The Worlds of Refugee Musicians

By the mid-20th century, Elizabeth Braw reports, “virtually every American conservatoire and symphony orchestra [included] highly skilled musicians from countries ravaged either by the Nazis, the Soviets, or both.” Since that time, a sort of community has formed around musicians who fled violence and brought distinctive musical traditions to their new homes. As Braw notes, many such musicians will soon assemble in the Ukrainian Freedom Orchestra, a project of New York’s Metropolitan Opera and the Polish National Opera.

One day in 1939, a sixteen-year-old named Menahem Pressler from the German city of Magdeburg arrived with his family in Israel after having escaped the Nazis’ persecution of Jews. Seven years later, the piano prodigy was a famous soloist in American and European concert halls. To this day, the now-ninety-nine-year-old remains a venerated professor of music at Indiana University (IU) and continues to teach the piano. He’s just one of countless musicians who have been uprooted by war or persecution—to the benefit of conservatoires, orchestras, and concert halls in other countries.

When, in 1955, Pressler decided to scale back on his soloist career and joined the music faculty of at Indiana, he became part of a conservatoire that was already home to several other refugees from Nazism. The European refugees, in fact, helped raise the Jacobs School of Music to such heights that it was often said that the conservatory should thank two men for its success: IU’s President Herman Wells and Adolf Hitler.

[Among the best-known refugee musicians are] the Jewish-German cellist Anita Lasker-Wallfisch (a former member of the Women’s Orchestra of Auschwitz), the Jewish-German conductors Bruno Walter and Otto Klemperer, the Jewish-Austrian composer Arnold Schönberg, Jewish-Austrian violinist Max Rostal, [and others]. Many other exiled musicians were far less famous, serving as orchestral players or instrumental teachers. But all brought a phenomenal skill and verve to orchestras, conservatoires, and teaching.

Read more at Engelsberg Ideas

More about: Classical music, Refugees, War in Ukraine, World War II

Russia’s Alliance with Hizballah Is Growing Stronger

Tehran’s ongoing cooperation with Moscow has recently garnered public attention because of the Kremlin’s use of Iranian arms against Ukraine, but it extends much further, including to the Islamic Republic’s Lebanese proxy, Hizballah. Aurora Ortega and Matthew Levitt explain:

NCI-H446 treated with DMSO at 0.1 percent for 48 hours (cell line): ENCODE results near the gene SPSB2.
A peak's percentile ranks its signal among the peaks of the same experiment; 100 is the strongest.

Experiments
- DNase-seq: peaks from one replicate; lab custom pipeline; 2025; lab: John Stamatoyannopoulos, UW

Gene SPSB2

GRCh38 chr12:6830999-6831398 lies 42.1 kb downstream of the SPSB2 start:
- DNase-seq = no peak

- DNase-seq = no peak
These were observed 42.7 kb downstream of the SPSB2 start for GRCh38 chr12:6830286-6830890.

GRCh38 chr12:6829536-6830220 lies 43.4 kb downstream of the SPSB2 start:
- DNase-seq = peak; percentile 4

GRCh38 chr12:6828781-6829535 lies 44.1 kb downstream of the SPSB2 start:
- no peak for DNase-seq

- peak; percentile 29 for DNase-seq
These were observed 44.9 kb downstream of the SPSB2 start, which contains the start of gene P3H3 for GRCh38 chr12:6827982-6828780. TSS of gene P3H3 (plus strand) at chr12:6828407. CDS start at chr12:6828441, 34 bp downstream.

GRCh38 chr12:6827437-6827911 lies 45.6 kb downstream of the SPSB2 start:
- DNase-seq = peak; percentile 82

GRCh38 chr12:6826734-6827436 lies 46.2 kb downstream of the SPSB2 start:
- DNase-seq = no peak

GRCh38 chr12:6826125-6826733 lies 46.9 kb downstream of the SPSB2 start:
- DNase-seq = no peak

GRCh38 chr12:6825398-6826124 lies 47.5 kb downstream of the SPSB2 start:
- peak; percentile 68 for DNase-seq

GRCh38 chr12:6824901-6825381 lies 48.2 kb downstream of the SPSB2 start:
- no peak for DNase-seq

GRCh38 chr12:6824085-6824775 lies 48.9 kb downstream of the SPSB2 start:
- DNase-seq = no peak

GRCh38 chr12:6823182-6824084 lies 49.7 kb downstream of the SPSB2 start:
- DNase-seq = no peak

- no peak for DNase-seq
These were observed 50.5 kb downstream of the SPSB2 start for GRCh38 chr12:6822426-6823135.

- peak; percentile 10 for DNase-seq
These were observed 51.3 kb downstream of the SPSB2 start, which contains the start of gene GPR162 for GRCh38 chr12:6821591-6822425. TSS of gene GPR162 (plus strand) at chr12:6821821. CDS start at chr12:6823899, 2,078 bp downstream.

Over the last few years, Russia has quietly extended its reach into Lebanon, seeking to cultivate cultural, economic, and military ties in Beirut as part of a strategy to expand Russian influence in the Middle East, while sidelining the U.S. and elevating Moscow’s role as a peacemaker.

Russia’s alliance with Hizballah was born out of the conflict in Syria, where Russian and Hizballah forces fought side-by-side in an alliance with the Assad regime. For years, this alliance appeared strictly limited to military activity in Syria, but in 2018, Hizballah and Russia began to engage in unprecedented joint sanctions-evasion activities. . . . In November 2018, the U.S. Department of the Treasury exposed a convoluted trade-based oil-smuggling sanctions-evasion scheme directed by Hizballah and [Iran].

The enhanced level of collaboration between Russia and Hizballah is not limited to sanctions evasion. In March 2021, Hizballah sent a delegation to Moscow, on its second-ever “diplomatic” visit to the country. Unlike its first visit a decade prior, which was enveloped in secrecy with no media exposure, this visit was well publicized. During their three days in Moscow, Hizballah representatives met with various Russian officials, including the Russian foreign minister Sergei Lavrov. . . . Just three months after this visit to Moscow, Hizballah received the Russian ambassador to Lebanon Alexander Rudakov in Beirut to discuss further collaboration on joint projects.

Read more at Royal United Services Institute

More about: Hizballah, Iran, Lebanon, Russia